To obtain this fast pre-charging, in practice the transistor N'1 used during the pre-charging will be given a ratio W/L (ratio of channel width to channel length) that is smaller than that of the transistor N1. This implies that the transistor N'1 alone is used during the pre-charging and that the transistor N1 alone is used subsequently.
However, it can also be seen that, during the pre-charging, the transistor N'1 can be used alone and that, during the reading, the transistors N1 and N'1 can be used in parallel to form a bigger transistor. This naturally changes the relative dimensions to be given to the two transistors.
It is also possible to bring the relative dimensions of the P channel transistors into play to define a set value voltage Vp'1 that is greater during the pre-charging than the actually desired pre-charging voltage Vp1. And it is also possible to combine action on the P channel transistor with action on the N channel transistor, or even to substitute one inverter for another one with a different constitution to obtain the same result.
Finally it is possible, if necessary, to act on the pre-charging transistor Tp itself rather than on the transistors of the inverter.
The system can be protected by the addition, in parallel with the circuit, of a voltage limiter prohibiting any excessive build-up of voltage on the bit line;
FIGS. 3 and 4 illustrate the build-up of potential of the bit line BL with the circuit of FIG. 1 and with the circuit of FIG. 2, respectively.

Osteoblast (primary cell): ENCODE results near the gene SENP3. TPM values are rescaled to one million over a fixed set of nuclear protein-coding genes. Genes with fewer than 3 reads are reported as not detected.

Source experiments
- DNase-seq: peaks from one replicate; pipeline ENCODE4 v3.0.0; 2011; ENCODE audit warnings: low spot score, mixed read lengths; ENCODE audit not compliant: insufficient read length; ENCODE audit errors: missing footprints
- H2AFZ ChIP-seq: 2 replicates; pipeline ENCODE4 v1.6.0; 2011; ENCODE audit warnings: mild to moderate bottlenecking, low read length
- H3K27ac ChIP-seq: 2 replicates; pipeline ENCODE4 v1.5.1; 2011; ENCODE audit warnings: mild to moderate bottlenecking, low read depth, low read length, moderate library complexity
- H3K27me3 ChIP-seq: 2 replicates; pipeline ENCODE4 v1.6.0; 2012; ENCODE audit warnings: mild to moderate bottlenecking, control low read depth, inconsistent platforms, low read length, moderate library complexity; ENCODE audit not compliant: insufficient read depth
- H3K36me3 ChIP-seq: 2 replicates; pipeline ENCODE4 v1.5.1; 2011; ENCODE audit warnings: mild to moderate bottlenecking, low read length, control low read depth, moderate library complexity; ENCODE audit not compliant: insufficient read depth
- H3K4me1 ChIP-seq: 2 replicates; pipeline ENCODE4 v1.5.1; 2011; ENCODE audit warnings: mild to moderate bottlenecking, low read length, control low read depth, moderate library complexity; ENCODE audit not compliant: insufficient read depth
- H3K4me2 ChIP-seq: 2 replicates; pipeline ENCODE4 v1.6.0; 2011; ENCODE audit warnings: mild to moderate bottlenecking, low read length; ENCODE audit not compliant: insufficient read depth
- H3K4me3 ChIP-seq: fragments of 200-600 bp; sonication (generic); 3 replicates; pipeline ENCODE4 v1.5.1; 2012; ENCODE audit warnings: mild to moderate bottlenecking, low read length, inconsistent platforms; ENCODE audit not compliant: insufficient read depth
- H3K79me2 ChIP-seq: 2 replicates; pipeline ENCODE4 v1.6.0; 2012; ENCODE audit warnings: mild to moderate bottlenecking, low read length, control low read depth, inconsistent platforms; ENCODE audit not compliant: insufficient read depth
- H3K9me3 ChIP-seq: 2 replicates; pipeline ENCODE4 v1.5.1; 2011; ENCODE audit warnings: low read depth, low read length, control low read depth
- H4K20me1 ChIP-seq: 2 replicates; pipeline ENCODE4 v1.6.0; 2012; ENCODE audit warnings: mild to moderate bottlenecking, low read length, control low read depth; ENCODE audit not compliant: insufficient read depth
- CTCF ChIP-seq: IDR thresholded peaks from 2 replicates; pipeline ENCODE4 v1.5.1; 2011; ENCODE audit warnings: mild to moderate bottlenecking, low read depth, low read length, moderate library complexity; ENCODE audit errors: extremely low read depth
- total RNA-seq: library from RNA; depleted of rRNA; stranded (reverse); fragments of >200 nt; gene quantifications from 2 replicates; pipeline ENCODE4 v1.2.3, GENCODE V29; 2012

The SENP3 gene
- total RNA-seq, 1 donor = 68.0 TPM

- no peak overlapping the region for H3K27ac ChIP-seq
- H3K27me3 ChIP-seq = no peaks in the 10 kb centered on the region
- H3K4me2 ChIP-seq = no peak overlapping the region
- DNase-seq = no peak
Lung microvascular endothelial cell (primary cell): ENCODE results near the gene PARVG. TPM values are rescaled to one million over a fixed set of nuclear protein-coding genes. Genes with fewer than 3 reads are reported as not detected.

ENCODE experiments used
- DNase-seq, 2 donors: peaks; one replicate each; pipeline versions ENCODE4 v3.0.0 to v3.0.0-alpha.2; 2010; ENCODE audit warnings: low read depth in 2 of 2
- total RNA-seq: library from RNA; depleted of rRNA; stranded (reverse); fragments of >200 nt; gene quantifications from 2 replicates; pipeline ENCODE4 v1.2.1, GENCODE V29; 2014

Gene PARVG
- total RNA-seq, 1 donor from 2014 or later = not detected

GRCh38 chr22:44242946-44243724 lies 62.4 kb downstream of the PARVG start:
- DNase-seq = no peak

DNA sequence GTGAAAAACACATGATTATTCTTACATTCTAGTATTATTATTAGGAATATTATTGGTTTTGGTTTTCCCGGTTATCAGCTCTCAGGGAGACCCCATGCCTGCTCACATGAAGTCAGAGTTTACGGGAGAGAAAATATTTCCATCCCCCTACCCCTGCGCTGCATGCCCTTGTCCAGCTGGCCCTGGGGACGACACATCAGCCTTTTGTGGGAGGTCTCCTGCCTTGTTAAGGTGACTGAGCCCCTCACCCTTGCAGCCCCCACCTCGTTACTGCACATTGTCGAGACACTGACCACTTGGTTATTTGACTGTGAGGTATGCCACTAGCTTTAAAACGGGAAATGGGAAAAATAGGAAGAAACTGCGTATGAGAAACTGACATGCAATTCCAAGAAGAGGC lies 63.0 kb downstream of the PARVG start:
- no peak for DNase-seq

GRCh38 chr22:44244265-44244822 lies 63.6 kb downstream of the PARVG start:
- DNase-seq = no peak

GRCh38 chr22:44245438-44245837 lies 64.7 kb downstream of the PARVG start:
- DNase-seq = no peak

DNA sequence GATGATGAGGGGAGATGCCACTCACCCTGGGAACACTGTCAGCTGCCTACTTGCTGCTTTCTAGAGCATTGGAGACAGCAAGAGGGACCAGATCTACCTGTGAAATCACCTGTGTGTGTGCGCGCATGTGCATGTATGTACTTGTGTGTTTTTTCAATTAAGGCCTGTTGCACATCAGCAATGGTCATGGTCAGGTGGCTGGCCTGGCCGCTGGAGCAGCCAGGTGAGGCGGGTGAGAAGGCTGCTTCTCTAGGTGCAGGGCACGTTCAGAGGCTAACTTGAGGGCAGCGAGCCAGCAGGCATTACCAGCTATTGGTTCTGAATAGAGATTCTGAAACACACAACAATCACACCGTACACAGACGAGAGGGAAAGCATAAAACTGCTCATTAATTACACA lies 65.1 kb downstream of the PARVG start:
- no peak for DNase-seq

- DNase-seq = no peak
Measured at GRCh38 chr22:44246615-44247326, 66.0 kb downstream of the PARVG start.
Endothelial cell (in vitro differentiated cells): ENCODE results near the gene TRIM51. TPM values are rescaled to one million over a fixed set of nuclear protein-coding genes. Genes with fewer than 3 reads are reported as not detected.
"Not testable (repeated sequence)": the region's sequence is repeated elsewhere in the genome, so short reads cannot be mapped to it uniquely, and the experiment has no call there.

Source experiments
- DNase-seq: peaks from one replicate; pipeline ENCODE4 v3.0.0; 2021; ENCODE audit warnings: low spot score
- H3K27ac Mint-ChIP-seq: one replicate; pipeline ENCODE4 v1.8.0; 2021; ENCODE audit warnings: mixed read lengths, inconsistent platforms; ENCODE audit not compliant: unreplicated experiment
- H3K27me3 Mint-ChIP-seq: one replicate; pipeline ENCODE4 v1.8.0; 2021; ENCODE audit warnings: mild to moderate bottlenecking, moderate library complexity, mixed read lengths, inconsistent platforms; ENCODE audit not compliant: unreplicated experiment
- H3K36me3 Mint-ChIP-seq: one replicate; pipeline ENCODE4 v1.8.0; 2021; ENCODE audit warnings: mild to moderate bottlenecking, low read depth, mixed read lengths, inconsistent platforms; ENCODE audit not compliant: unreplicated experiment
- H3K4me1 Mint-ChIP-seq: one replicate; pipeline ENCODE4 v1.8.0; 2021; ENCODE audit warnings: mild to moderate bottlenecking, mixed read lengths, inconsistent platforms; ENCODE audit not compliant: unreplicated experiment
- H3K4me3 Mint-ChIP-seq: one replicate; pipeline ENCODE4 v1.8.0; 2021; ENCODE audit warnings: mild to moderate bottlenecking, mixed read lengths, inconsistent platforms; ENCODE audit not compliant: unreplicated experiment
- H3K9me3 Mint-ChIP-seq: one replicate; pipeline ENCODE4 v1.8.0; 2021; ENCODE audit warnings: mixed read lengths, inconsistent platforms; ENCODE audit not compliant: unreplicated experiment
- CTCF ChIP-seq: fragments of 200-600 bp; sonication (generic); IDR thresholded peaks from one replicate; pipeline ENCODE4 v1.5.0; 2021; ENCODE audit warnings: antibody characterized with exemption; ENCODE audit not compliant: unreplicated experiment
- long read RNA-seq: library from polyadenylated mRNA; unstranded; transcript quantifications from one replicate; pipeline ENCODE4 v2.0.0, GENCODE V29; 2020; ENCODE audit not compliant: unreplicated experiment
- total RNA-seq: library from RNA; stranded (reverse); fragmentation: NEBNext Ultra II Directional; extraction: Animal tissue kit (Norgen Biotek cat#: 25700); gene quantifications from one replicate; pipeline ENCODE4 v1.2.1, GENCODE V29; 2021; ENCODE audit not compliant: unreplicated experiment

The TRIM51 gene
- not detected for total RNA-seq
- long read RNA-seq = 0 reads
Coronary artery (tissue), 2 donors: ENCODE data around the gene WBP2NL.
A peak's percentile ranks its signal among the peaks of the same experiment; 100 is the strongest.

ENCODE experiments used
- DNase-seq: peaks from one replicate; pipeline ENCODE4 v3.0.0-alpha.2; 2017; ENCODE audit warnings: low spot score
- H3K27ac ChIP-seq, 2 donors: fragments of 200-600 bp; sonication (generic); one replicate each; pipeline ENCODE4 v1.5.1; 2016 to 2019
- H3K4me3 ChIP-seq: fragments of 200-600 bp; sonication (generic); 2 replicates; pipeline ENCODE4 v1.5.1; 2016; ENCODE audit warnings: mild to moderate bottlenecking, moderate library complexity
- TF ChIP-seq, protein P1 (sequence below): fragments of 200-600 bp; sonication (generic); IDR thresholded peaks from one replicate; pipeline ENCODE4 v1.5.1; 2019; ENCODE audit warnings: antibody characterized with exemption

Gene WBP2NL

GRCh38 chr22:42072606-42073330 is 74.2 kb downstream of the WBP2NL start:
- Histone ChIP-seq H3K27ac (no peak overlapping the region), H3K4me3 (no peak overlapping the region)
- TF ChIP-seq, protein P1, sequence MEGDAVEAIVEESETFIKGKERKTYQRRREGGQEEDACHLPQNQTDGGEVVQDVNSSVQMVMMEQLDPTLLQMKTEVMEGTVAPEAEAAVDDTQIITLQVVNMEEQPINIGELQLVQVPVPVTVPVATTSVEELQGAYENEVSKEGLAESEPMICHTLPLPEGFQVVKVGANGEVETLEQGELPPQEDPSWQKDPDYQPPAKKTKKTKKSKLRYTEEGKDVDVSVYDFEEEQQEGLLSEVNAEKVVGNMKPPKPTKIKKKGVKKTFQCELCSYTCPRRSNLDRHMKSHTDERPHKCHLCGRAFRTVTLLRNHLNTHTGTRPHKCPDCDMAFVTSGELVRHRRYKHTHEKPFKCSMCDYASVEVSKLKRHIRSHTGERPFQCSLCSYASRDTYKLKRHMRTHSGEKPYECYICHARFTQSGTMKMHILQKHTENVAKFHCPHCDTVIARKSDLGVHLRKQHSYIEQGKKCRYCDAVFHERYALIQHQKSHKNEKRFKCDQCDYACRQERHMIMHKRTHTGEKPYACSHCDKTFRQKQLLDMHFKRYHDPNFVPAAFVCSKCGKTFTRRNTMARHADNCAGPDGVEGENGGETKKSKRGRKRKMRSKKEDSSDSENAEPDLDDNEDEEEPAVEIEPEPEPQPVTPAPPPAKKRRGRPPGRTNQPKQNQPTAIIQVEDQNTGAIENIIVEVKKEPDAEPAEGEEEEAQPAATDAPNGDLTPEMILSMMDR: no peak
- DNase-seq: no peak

In FIG. 3, corresponding to the circuit of FIG. 1, starting from the instant when the bit line BL is connected by transistors Td and Tc to the pre-charging and reading circuit, it is necessary to wait for a period, which for example may be about thirty nanoseconds, before the potential of the bit line reaches approximately the desired set value Vp1.
In FIG. 4, the potential build-up is far swifter during the rectangular voltage pulse CLK' which makes the transistor TS'1 conductive and as soon as the end of this pulse, or almost at its end (for example at the end of 10 to 12 nanoseconds, it is possible to do the reading for the potential of the bit line is stabilized at the right value Vp1.
The digital values given assume that, in both cases, it is sought to obtain the same pre-charging potential, with the same characteristics of capacitance and resistance values of the connection of the bit line.
Other features and advantages of the invention shall appear from the following detailed description, made with reference to the appended drawings, of which:
FIG. 1, which has already been described, represents a reading and pre-charging circuit already used prior to the invention;
FIG. 2 shows an exemplary circuit according to the invention;
FIG. 3 shows a curve of the build-up of the pre-charging voltage on the bit line with the circuit of FIG. 1; and
FIG. 4 shows a curve of the build-up of the pre-charging voltage with the circuit of FIG. 2.